Today we are looking at God wars from developers “Kadokawa Games” recently published here in the UK and other European territories by NIS on June 16th 2017. God wars is the latest title from Kadokawa utilizing turn based tactical combat and Japanese folklore for its storytelling. Is it the Natrual progression from Doctrine or another flop? Read on to find out.
Telling ancient tales.
Set in a word influenced heavily by Ancient Japanese folklore God wars sees you follow Kintaro and princess Kaguya along with there friends as they fight against foes, gods, demons and there predetermined fate itself. The story itself is a cross between Kojiki (The oldest collection of myths about the origin of the four home islands of japan) and the Shaka chronicles (Buddha). Shall we take a look at how interesting history class can be?
In order to appease the gods angered by humans neglecting ancestral spirits and the destruction of nature caused by the reliance on metal and technological advancements Queen Tsukuyomi sacrifices her child Sakuya inside the mouth of mount fuji before imprisoning Sakuya’s younger sister Kaguya inside a bamboo seal and disappearing. The story telling itself keeps things moving at just the right pace of combat and progression however I have to admit a basic understanding of Japanese folklore is going to go a long way and even then there are likely some parts that will go over a few players heads. Though the game does try to keep it simple and explain whats going on the deeper lore and that, that is just presumed to be common knowledge could leave a few lost without a jargon buster. (failing that there’s always google).
The art of war
To move the story forward we have a tactical battle system relying on turn based combat that sees you take turns to move around a map made up of individual grid sections with a isometric viewpoint all while using the terrain to your advantage allowing even difficult battles to become a breeze or the simplest becoming painfully punishing if you make a mistake.
Overall it’s an easy to use system and doesn’t get bogged down by needless mechanics, Any fan of the old classic that is Final Fantasy Tactics will feel right at home in fact any player of TRPG should be able to pick up and play with little to no issue. I have to say while it doesn’t do anything to truly break the mold sometimes trying to innovate doesn’t mean you’re better and the classic route is just the right fit. (Here’s looking at you Natural Doctrine).
To aid you in your many battles the game offers up to 3 classes for each party member, Each class has 10 ranks and only the first 2 can be freely changed while the 3rd is fixed.
Main – your main class determines your stats, equipment and grows fastest.
Sub – allows for use of a second set of skills grows slower.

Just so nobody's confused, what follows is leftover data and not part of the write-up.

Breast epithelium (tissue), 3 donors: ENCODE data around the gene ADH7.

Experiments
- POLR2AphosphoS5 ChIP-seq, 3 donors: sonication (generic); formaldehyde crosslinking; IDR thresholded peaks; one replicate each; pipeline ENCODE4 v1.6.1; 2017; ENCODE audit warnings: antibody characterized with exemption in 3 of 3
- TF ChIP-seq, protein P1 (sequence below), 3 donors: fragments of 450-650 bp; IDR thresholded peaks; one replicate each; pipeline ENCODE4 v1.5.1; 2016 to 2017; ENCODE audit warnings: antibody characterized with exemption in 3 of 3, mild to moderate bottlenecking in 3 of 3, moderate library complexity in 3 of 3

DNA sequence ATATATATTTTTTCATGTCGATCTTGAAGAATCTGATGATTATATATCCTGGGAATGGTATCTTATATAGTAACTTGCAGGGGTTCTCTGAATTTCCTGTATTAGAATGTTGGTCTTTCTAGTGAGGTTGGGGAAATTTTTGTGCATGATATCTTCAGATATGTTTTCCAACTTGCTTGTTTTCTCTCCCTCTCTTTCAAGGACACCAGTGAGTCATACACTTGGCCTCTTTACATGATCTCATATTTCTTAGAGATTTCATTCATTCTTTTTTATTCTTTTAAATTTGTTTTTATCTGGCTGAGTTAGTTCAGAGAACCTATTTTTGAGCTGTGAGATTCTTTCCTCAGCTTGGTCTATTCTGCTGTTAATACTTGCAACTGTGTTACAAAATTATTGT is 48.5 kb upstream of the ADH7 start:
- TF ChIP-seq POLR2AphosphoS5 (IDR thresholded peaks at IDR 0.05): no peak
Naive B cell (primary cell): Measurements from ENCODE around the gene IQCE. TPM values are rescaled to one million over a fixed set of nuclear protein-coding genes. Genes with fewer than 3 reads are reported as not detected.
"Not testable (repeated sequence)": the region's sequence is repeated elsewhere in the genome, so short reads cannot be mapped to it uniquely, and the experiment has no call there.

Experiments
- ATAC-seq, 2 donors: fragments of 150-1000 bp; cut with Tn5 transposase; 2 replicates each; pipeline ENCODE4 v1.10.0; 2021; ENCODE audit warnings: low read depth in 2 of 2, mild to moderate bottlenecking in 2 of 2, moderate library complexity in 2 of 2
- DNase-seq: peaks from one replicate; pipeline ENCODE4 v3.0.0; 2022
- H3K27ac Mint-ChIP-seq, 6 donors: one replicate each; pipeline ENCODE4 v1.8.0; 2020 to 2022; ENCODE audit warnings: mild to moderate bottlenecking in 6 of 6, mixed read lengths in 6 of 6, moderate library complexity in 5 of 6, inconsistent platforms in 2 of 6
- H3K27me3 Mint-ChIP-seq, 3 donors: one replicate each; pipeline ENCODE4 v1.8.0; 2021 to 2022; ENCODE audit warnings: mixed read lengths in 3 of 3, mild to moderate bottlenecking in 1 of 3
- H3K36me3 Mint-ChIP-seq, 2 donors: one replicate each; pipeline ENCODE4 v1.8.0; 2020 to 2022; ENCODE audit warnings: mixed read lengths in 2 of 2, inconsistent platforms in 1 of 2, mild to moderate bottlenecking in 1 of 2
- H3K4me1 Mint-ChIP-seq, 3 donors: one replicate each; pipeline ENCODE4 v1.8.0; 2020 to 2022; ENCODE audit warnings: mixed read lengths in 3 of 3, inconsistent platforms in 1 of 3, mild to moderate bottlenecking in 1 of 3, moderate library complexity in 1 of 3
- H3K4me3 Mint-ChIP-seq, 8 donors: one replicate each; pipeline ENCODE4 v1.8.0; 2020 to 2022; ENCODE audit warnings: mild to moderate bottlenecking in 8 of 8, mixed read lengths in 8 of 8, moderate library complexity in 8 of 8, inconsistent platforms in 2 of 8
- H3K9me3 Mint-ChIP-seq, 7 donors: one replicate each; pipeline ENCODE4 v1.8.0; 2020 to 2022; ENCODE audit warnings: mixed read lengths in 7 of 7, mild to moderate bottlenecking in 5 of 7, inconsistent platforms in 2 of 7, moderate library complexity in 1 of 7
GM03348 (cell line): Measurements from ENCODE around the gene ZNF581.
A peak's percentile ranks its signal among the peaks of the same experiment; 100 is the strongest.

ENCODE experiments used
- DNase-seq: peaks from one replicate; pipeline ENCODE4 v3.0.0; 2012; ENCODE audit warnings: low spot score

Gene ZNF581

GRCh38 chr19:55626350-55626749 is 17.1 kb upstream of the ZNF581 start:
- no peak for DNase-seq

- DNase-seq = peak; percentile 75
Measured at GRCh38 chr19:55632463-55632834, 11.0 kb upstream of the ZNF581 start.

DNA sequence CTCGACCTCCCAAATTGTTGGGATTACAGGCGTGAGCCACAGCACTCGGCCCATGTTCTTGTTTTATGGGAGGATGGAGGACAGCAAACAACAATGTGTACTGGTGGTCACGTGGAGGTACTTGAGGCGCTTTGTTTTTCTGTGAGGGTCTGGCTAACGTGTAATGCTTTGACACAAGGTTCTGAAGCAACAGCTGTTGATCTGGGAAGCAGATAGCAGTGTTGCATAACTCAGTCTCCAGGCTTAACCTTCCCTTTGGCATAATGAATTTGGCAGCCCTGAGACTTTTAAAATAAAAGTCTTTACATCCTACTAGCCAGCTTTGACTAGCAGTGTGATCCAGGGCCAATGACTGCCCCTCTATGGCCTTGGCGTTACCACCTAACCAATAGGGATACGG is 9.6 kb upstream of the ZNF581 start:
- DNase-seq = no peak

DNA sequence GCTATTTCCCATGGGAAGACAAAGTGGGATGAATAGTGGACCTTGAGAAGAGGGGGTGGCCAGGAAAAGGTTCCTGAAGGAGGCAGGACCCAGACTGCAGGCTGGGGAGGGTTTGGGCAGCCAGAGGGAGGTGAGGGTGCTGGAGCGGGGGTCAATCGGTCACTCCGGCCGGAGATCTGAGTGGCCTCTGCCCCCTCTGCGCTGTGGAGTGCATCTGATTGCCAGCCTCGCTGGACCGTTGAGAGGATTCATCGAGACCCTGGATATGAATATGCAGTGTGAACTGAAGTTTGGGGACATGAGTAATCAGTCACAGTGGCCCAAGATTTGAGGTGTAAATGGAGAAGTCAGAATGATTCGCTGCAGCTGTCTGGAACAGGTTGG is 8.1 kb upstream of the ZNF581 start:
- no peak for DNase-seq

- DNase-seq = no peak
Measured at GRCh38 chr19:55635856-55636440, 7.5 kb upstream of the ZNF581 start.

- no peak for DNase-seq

And finally each member of the cast has a unique class that can not be changed and grows much slower than any other but offers powerful unique skills.
To add to this level of customization there are a total of 19 (non unique) classes broke up into 3 types
Basic – 3 Classes that all characters start with simple but effective.
Intermediate – 6 classes that can manage all parts of the game require little extra skill to master.
Advanced – 8 classes plus 2 gender specific powerful if used correctly but mastery takes practice and understanding. All these classes are useful alone but coupling any two makes for a strong party member. The whole job/class system is effective in itself and and using it effectively will become second nature very quickly.
Life is a tapestry
Graphically the game is unlikely to win any awards in the current climate of the gaming market as it’s far less polished than most titles releasing even on handhelds. God Wars seems to have taken a step back to the days of the PSP while a lot of gamers seem to see this as some sort of insult I personally think it works better for the genre with the focus more on the story and game-play allowing for a more enjoyable experience. While I admit that more modern visuals are always a nice addition previous attempts at applying these to the genre seem to cause them to be a little lackluster at the least and leave a desire for the tactics games of old, Either down to nostalgia or simply the fact it just works If you can ignore the next gen graphic twinge you should have no problem enjoying this title and its throwback to the good old days style. Other than this the only thing of note one way or the other is loading screen make no sense at all there either very short or annoyingly long even when loading the exact same scene with some taking a few seconds and though rarely some taking a much longer.
Most of the games audio I have experienced so far seems to tick all the right boxes from placement all the way down to it simply being the right choice for the scene. With this said I’m am not a fan of the English VA it seems to lack the depth and emotion that the Japanese VA conveys more effectively fortunately you can switch between the two freely from the menu.
Spoils of war
Overall God Wars manages to do something I haven’t seen with tactical games i have played in recent years, Strike the right balance in story, combat and nostalgia all while keeping the mechanics simple enough for newcomers to the genre and allowing those with more experience under there belts to enjoy it. The lack of polish will perhaps put of some fans but urge you to overlook it you may just be surprised just how much better art can look when you take a step back.
God Wars: Future Past (PSVita) - 7/10
- Fantastic TRPG experience
- Interesting story
- In depth customization
- Dated visuals
- Story can be a little too complex
- Iffy loading times
The following two tabs change content below.